Flavorful twists keep bacon relevant to today’s younger consumers who crave new and different types of foods when dining out. It’s also an easy way for moms and dads struggling with cooking fatigue to liven up a burger, mac and cheese or some other family mainstay.
“When it comes to bacon, consumers remain hungry for new ideas,” said Molly Shea, customer experience marketing, IFF, South Brunswick, NJ. “This indicates that brands should lean toward a creative approach and edge into new flavors. With consumer openness to try different flavors, bacon can capitalize by staying away from the mainstream, and instead try, for example, plays on hints of fruit, sweetness, spice, global and even alcohol-inspired flavors. These unique flavors are driven from consumers’ desires to explore the world through the new and unfamiliar when it comes to food and taste sensations.”
To liven up the morning meal, Toronto-based coffee chain Tim Hortons just launched a new breakfast sandwich featuring crispy double-smoked honey bacon. The sandwich is topped with a sweet and savory glaze made with Canadian honey.
“Adding flavors to bacon, whether it be as simple as maple or as complex as honey barbecue, is trending,” said Zak Otto, director of research and development, protein group, Wixon, St. Francis, Wis. “There are a multitude of bacon flavors originating from mass retail to local butchers. This lines up with Gen Z’s desire to take comfort foods and add a flavor twist. These flavors can be incorporated directly to the brine within a static system or injected. Dry flavor systems are also easily added as a rub to the outside of the belly before it is smoked.”
Chance Hilbelink, food scientist, protein division at Wixon added, “When formulated correctly, these popular flavors can also be incorporated into the brine as natural flavors or injected into the bacon to deliver the desired flavor punch in every bite. It may be important to work with your suppliers to ensure the flavors will fully dissolve into the brine and not cause the curing ingredients to become unstable.”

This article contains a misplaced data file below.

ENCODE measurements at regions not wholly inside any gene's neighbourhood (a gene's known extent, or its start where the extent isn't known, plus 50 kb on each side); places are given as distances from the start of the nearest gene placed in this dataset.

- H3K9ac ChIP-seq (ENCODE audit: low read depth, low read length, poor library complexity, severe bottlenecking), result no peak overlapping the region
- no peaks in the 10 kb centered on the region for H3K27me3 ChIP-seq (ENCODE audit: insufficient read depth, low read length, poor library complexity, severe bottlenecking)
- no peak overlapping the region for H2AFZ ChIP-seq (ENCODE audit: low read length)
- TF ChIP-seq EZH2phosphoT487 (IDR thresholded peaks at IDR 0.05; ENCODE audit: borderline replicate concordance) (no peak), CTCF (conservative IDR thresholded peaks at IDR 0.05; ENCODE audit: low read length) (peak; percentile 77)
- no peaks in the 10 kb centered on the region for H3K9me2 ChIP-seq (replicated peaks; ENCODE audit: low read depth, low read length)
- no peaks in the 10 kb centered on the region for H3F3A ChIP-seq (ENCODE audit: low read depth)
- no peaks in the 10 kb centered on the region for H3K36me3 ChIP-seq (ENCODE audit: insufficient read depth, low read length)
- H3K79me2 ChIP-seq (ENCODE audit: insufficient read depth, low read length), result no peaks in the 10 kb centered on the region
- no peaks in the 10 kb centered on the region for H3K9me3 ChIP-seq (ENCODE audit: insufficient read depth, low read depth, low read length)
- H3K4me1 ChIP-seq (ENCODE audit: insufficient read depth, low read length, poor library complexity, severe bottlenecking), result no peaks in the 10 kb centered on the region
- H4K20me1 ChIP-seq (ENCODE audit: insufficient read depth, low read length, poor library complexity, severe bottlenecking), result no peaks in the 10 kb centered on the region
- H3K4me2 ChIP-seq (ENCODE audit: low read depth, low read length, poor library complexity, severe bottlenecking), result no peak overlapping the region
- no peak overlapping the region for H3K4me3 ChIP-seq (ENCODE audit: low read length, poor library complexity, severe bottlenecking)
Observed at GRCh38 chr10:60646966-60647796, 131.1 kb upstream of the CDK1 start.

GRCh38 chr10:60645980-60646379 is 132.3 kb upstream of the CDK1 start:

Whatever the approach, adding flavor to uncooked bacon is relatively easy. Another option is to apply a topping to the warm, cooked bacon, which is designed to quickly melt and be absorbed by the protein and fat.
“When adding flavor to uncooked bacon, there are minimal food safety issues, as bacon is still cooked before consuming,” said Hilbelink. “The visual appeal in the packaging can be highly positive and marketable. Cooking product that has been topically seasoned will not only bring out the flavor of the seasoning in the product but also in the render as it is cooked, giving both a desired visual and aromatic appeal. Either pan frying or baking the bacon on a wire rack will bring forth the flavors and aromas of the topical flavor system.”
Natural flavors, spices and other traditional bacon processing ingredients can be combined to create unique flavor systems that can be injected directly into the bacon belly. There are also flavor systems that can be dissolved in traditional bacon brine and injected directly into the belly prior to thermal processing and before chilling, pressing and slicing.
“Flavors injected via brine need to be water soluble and fully dissolved in the brine to make sure the flavor gets evenly distributed and fully absorbed by the bacon,” said Brian Somers, food technologist, principal research chef at IFF. “A concentrated flavor will be the most economical way of delivering enough impact throughout the smoking and cooking process. Seasonings can be added topically after the brine is injected. They are added topically because the spices used in the seasonings won’t dissolve in the brine as effectively as the concentrated liquid flavors. Seasonings do a great job enhancing the taste of the flavored brine and can add visual appeal, and the impact will remain throughout the whole cooking process.”
There are some challenges when adding flavor but, for the most part, can be readily overcome.